There are plenty of different reasons that would make a student want to commute rather than live on campus. Some student’s families live close enough to campus that they can live with their parents for free, while others prefer the freedom, independence, and privacy of having their own place. I commute for a few different reasons: I have two dogs, I play the guitar much too loudly for a dorm room, and I prefer going grocery shopping rather than being subjected to a meal plan. But for all the benefits of commuting, there certainly are a few drawbacks as well.
1) Getting involved on campus can be hard
One of the most difficult parts of being a commuter is meeting other students outside of class. Getting involved in groups and activities can be difficult for commuters. Not only is it harder for an introverted commuter to meet new friends, but with most groups having meetings in the evenings, that may mean driving home and back to campus to be involved.
2) Extra financial worries
Being a student and trying to balance one’s finances can be a challenging situation. If you’re a commuter who is lucky enough to live with their parents, please don’t let the social stereotypes get to you. Let your parents support you if they can, and focus on school work and getting involved on campus. However, if you’re like me and live in your own house/apartment, you have rent, groceries, and gas to pay for. That means working anywhere between 20-40 hours a week just to get by. Living off campus may be cheaper for some in the long run, but in the here and now, financial worries can be (and are) a major stress.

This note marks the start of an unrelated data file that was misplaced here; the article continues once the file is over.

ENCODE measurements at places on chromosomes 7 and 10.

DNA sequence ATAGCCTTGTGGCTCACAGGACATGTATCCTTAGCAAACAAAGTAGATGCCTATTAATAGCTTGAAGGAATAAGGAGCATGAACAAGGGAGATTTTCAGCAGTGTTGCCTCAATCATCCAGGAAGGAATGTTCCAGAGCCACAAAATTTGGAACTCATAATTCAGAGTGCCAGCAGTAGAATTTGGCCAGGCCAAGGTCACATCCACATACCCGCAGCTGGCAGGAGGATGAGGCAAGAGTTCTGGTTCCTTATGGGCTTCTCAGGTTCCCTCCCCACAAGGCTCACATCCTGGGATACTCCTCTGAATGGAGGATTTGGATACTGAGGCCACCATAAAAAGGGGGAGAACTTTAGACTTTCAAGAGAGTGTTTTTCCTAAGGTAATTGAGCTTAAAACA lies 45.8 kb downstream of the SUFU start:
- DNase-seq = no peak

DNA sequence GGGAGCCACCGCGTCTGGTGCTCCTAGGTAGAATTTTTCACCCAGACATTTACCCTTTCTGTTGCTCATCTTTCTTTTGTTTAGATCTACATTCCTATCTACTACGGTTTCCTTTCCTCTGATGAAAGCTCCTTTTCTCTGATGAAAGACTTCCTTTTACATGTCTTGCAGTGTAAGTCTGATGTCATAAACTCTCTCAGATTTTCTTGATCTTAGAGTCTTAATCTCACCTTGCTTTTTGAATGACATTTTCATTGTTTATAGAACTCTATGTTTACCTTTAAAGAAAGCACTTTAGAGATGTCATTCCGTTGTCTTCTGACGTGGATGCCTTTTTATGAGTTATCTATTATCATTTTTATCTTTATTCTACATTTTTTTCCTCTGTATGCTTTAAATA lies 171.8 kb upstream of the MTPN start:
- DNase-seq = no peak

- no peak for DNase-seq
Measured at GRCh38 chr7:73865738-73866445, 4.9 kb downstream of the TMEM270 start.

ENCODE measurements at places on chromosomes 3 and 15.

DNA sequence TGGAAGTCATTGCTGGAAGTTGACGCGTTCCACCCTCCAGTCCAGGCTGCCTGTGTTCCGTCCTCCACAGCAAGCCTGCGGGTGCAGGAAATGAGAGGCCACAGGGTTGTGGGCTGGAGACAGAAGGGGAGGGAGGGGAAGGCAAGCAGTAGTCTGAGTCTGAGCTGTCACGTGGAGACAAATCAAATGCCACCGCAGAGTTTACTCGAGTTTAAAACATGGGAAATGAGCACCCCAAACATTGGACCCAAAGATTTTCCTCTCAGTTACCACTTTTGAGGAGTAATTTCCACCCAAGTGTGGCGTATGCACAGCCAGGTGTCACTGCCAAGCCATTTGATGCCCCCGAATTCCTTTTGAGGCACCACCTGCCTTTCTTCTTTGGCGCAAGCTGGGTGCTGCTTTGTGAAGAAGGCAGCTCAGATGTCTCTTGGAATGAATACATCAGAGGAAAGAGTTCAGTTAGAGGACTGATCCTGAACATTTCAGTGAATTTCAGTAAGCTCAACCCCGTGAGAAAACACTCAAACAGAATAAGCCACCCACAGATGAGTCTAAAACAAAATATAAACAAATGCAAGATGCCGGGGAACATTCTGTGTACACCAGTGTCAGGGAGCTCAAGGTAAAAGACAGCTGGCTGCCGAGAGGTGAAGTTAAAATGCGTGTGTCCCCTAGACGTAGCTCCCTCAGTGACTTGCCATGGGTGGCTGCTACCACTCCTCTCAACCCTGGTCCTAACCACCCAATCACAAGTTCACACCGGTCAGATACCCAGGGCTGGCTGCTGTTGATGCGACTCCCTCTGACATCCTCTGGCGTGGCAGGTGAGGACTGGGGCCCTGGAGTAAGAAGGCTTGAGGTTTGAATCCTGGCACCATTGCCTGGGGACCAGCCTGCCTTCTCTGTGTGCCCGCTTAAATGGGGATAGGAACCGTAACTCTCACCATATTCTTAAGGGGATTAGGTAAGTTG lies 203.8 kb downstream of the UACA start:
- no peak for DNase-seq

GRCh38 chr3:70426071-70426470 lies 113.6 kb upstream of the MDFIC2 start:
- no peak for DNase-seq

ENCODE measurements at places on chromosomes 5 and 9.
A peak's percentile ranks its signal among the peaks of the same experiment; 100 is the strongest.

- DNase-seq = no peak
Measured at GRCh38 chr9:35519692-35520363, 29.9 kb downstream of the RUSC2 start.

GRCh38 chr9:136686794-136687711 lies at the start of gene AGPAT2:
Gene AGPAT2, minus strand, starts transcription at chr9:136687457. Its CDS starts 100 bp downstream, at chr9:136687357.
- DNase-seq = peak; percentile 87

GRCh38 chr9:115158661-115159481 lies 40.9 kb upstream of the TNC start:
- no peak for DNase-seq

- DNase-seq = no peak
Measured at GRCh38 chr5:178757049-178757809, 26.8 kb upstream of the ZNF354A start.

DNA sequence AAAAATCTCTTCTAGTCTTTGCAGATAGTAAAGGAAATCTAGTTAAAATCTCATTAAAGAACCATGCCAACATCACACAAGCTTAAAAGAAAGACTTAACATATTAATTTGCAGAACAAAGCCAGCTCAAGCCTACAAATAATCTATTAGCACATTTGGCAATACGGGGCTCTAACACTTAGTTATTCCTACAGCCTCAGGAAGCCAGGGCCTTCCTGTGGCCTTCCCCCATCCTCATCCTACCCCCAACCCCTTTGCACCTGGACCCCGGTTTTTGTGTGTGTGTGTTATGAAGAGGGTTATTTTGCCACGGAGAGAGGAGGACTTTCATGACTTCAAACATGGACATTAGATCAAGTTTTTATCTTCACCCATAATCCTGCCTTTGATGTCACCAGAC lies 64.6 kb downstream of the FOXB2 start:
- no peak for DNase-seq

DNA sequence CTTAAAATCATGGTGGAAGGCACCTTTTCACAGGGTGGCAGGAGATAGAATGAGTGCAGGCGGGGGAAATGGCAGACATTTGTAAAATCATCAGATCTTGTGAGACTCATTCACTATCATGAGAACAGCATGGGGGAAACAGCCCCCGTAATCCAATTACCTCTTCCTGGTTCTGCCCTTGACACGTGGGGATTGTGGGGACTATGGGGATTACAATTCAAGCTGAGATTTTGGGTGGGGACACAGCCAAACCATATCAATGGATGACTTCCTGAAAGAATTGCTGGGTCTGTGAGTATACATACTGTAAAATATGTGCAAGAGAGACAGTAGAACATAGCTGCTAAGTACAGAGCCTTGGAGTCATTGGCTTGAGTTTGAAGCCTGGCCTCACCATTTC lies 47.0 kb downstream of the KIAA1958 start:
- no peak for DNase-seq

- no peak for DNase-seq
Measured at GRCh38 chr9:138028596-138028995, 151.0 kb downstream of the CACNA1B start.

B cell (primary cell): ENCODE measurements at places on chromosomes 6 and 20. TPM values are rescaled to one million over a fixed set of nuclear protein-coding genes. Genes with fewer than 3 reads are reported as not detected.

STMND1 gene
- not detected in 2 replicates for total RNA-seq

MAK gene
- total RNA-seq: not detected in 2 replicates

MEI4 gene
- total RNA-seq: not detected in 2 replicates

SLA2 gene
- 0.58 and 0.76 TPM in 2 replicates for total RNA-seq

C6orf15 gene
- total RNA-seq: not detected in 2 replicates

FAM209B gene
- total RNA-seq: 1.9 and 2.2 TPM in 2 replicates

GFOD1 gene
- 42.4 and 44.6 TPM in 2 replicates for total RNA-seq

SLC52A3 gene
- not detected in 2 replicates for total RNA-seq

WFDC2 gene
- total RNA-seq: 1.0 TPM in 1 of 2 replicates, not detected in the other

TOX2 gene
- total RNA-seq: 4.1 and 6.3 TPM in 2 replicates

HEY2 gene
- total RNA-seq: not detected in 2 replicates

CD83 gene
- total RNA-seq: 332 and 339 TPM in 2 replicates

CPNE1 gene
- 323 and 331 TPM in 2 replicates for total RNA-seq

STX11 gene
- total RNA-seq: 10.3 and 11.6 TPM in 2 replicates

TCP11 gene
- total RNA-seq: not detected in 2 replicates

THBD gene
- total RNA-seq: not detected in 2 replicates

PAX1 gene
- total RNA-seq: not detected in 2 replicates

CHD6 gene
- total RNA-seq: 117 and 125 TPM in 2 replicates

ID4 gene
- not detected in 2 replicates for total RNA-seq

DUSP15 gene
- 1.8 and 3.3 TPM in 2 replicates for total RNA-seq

3) No naps
Most college students don’t take naps for granted. Even just one hour between classes can offer the perfect time for a much-needed power nap. However, commuters don’t have the luxury of getting to go back to their dorm to lie down between classes. Instead, we are forced to retreat to common places to work on homework or idly pass time. If you are close with a commuter, offering them a place to nap could be a godsend for your off-campus friends.
4) Having motivation to drive to class
It can be difficult for any college student to get the motivation to wake up and go to class. But considering I can walk across Capital’s campus in five minutes, I feel the excuses of dorm-dwellers are flimsy at best. Commuters, on the other hand, must not only fight through traffic, but then they struggle to find a parking spot. Not to mention that in a few months, inclement weather conditions will make it even more difficult for commuters to make it to class.
All of this is not to say that commuters live harder lives than students who live on campus, nor is it to suggest that there are no perks to living off campus. While I may lament on the struggles of commuting, there’s just something about having my own bathroom and being able to microwave popcorn without the fire department getting called that is refreshing to me.